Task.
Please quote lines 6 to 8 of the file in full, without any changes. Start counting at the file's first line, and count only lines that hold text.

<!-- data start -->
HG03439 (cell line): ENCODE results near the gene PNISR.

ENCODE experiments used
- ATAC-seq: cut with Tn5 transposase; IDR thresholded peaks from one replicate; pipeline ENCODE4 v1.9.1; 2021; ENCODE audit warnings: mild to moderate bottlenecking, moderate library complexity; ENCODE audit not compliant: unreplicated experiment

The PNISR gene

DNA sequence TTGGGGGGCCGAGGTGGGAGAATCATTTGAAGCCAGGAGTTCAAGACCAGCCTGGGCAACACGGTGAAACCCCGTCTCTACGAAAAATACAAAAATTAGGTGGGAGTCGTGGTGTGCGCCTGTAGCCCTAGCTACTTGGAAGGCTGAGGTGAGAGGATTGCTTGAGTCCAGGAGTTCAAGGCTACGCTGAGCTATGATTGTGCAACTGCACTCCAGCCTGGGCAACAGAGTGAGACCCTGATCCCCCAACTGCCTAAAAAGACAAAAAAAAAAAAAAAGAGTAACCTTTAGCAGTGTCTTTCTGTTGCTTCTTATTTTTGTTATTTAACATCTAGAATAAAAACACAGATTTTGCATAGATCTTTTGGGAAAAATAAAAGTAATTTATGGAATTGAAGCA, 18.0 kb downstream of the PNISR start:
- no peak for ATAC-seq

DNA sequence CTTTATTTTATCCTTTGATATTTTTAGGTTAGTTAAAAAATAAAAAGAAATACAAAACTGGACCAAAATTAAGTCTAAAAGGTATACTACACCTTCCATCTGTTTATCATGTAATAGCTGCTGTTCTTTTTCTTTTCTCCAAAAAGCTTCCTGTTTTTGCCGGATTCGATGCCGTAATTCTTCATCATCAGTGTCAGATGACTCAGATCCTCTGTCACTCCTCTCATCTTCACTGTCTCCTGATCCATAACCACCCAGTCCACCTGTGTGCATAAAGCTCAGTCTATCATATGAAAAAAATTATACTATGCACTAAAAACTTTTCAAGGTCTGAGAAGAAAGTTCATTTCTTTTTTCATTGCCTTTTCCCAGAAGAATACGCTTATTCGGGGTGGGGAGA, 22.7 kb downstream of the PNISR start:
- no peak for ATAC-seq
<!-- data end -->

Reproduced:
- no peak for ATAC-seq

DNA sequence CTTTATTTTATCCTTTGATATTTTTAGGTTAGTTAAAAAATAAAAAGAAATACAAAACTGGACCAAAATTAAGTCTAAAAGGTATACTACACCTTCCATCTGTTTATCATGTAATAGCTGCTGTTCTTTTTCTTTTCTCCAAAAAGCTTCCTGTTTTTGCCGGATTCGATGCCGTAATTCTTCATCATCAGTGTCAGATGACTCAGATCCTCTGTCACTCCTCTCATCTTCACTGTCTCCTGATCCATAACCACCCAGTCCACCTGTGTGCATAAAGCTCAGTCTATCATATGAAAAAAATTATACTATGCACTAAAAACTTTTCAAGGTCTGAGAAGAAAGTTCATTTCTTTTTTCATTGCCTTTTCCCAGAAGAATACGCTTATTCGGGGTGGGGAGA, 22.7 kb downstream of the PNISR start:
- no peak for ATAC-seq